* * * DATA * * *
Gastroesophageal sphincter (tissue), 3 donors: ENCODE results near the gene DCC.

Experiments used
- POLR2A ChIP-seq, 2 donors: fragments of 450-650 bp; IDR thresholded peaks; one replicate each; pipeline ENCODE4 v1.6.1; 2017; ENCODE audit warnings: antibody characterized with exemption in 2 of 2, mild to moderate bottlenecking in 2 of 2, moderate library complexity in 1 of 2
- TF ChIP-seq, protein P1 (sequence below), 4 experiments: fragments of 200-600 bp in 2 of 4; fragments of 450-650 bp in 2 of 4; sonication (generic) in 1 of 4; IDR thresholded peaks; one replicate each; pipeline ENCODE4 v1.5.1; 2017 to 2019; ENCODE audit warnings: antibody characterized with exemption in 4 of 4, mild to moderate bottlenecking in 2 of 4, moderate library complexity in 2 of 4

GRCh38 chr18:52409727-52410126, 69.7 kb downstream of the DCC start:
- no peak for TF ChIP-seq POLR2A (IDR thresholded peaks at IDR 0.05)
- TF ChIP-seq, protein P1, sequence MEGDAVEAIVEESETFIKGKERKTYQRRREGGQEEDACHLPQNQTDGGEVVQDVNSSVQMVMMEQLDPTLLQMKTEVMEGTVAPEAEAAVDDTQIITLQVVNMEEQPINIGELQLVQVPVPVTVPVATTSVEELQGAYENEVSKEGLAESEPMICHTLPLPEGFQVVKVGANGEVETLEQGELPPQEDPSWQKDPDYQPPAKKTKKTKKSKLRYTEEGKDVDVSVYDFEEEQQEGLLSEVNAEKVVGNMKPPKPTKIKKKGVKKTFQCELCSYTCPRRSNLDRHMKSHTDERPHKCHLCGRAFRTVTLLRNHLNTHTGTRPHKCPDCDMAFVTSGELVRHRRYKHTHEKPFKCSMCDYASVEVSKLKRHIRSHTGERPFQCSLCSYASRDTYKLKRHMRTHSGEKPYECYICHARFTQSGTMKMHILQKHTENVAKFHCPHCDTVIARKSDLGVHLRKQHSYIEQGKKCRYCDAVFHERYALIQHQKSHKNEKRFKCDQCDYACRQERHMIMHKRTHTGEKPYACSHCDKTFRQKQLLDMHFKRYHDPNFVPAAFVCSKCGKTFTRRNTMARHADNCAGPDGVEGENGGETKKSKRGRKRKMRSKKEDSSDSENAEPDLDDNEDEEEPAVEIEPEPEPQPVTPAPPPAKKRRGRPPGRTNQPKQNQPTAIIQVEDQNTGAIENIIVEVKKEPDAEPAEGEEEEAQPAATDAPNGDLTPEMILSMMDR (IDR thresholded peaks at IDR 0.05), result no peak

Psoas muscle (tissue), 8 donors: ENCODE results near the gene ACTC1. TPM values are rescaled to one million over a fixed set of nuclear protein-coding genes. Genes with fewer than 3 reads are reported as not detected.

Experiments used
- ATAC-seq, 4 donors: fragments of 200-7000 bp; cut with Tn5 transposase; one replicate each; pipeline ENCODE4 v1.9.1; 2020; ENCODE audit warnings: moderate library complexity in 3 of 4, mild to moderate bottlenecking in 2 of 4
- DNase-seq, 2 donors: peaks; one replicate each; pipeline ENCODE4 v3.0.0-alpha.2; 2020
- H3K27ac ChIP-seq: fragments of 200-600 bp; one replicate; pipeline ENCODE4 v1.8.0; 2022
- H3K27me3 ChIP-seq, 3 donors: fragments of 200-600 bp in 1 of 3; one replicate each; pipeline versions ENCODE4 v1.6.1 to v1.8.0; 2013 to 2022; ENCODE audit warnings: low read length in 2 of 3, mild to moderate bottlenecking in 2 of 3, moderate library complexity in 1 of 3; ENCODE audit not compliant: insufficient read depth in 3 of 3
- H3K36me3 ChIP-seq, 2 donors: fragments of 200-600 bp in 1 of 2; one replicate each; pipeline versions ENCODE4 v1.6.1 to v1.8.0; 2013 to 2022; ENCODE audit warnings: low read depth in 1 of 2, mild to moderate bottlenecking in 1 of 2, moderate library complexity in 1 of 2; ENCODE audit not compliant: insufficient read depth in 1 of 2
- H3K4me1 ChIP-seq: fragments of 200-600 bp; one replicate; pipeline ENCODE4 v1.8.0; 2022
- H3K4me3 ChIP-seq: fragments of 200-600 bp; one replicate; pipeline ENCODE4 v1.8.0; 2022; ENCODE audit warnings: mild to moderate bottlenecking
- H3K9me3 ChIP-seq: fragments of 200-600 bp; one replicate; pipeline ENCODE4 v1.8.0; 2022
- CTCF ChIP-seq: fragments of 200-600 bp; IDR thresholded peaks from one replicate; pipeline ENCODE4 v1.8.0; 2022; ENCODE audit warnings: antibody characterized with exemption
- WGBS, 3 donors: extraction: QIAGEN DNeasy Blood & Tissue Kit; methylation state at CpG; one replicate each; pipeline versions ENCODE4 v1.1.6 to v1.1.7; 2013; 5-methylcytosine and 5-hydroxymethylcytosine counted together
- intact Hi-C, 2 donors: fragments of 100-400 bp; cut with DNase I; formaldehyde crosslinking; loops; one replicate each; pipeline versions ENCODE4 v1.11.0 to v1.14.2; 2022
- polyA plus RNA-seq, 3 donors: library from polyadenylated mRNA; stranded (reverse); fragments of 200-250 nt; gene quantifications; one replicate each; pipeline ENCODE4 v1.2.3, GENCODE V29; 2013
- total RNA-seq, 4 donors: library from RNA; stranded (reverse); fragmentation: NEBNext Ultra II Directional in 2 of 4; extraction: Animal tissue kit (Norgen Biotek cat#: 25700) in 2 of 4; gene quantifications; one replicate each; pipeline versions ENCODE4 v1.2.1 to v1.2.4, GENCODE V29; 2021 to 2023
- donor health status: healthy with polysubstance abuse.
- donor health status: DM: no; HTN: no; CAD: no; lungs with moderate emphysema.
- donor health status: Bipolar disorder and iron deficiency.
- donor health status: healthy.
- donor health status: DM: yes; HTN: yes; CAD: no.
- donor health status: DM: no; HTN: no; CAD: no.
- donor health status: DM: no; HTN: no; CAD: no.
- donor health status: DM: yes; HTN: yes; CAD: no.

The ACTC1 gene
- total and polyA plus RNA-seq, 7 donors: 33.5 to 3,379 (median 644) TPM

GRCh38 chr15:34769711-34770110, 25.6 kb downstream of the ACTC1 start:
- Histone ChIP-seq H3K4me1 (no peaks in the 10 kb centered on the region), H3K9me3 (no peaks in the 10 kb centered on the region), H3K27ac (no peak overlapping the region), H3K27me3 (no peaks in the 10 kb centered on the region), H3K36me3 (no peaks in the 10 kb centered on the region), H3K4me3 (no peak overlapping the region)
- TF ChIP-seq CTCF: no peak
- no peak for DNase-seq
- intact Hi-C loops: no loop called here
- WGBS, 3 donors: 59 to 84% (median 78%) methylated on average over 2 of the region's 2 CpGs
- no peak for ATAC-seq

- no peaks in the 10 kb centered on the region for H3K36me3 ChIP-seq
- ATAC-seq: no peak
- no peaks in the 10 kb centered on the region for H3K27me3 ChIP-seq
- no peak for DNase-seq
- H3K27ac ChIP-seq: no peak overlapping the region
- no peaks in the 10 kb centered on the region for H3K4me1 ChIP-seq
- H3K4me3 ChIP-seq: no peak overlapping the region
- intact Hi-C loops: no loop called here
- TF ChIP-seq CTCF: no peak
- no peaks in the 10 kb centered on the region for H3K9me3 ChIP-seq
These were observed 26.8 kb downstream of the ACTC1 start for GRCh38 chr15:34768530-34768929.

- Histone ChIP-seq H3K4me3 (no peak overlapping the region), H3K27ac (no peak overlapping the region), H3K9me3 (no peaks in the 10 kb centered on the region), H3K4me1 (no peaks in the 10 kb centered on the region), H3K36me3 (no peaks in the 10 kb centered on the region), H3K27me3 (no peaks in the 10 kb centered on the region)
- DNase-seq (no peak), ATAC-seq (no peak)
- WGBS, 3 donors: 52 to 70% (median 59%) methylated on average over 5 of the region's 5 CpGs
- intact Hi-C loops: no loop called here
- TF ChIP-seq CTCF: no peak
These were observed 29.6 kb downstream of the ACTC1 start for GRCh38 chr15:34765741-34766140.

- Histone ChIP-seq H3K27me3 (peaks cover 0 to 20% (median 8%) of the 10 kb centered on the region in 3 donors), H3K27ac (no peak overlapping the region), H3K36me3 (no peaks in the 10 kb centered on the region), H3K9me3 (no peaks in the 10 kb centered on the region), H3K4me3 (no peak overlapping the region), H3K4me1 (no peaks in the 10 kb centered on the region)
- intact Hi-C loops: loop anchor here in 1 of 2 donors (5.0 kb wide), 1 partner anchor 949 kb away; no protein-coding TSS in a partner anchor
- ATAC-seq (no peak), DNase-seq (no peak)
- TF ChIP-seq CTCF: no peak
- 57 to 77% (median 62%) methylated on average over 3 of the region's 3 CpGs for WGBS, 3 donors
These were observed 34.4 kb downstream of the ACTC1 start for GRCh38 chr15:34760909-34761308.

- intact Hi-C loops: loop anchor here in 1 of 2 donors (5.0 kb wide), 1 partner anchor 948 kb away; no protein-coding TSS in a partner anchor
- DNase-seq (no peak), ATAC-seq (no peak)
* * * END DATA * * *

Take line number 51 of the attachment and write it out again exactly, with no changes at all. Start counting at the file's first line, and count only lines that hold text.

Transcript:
- Histone ChIP-seq H3K4me3 (no peak overlapping the region), H3K27ac (no peak overlapping the region), H3K9me3 (no peaks in the 10 kb centered on the region), H3K4me1 (no peaks in the 10 kb centered on the region), H3K36me3 (no peaks in the 10 kb centered on the region), H3K27me3 (no peaks in the 10 kb centered on the region)